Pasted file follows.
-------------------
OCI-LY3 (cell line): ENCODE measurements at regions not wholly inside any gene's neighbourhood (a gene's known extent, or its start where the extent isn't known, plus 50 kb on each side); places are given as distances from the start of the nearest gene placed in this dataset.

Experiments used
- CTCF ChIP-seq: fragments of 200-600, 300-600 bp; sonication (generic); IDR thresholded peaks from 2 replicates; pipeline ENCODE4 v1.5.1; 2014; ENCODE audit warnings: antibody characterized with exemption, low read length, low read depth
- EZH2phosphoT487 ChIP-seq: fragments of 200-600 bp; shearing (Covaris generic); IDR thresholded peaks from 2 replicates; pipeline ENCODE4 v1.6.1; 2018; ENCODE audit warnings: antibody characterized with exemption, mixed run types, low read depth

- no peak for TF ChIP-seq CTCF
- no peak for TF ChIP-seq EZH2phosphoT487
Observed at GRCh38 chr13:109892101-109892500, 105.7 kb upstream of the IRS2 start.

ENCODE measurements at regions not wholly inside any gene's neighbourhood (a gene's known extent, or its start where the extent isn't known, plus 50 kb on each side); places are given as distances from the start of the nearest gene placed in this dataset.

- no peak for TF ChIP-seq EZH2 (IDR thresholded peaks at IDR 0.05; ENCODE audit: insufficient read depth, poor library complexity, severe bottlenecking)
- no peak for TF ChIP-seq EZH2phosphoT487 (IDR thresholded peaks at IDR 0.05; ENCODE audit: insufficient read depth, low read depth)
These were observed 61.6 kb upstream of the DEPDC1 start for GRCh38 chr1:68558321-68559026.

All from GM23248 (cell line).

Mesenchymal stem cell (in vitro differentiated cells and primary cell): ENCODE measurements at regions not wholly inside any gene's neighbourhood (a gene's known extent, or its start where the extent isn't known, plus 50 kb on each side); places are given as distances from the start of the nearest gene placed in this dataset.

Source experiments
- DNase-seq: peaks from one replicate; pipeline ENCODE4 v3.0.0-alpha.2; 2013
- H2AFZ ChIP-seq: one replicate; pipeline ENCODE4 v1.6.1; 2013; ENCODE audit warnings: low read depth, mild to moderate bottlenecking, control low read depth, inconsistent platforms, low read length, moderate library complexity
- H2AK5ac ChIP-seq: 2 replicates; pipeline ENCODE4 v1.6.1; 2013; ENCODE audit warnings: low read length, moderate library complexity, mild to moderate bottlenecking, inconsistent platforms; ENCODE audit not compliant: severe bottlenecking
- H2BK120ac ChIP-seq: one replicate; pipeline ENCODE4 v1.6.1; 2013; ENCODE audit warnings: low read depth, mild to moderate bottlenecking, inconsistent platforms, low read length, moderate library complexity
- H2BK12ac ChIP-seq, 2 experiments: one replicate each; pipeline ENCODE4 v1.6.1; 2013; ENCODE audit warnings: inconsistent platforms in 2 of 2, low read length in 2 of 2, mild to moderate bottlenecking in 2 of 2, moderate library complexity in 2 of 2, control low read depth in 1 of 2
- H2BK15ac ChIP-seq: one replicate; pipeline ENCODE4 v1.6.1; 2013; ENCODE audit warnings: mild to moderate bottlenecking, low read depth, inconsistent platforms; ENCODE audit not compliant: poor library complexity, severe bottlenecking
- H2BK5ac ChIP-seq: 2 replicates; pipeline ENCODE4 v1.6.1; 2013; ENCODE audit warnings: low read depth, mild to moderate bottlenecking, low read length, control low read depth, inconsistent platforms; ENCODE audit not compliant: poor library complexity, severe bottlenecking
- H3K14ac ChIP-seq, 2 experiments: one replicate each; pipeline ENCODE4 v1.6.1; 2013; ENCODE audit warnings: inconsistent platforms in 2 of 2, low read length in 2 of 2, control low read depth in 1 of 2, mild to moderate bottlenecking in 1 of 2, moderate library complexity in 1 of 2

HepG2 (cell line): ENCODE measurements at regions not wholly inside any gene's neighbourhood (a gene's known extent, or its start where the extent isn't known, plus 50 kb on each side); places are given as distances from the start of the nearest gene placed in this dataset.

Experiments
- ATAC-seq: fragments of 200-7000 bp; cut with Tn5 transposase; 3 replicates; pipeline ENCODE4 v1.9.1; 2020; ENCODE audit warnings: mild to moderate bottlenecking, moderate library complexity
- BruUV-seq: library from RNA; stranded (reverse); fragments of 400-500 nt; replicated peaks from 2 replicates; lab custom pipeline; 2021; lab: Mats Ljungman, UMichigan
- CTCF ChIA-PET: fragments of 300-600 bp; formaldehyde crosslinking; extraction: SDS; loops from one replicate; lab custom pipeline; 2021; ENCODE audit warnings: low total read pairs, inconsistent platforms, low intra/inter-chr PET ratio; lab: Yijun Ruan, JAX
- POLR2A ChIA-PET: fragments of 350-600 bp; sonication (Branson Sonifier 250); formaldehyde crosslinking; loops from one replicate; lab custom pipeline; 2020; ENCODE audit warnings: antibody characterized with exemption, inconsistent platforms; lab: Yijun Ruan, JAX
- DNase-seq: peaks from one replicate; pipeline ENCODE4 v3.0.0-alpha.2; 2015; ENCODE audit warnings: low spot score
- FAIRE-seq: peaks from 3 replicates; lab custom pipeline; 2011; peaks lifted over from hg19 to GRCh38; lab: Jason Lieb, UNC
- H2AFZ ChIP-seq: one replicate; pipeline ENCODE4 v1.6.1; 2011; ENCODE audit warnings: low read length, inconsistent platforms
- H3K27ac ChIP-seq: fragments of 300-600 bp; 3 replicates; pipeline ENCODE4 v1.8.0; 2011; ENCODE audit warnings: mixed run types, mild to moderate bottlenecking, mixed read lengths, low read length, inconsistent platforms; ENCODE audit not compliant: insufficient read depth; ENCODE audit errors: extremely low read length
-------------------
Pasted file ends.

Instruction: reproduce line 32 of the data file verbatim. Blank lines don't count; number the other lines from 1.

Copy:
- H3K27ac ChIP-seq: fragments of 300-600 bp; 3 replicates; pipeline ENCODE4 v1.8.0; 2011; ENCODE audit warnings: mixed run types, mild to moderate bottlenecking, mixed read lengths, low read length, inconsistent platforms; ENCODE audit not compliant: insufficient read depth; ENCODE audit errors: extremely low read length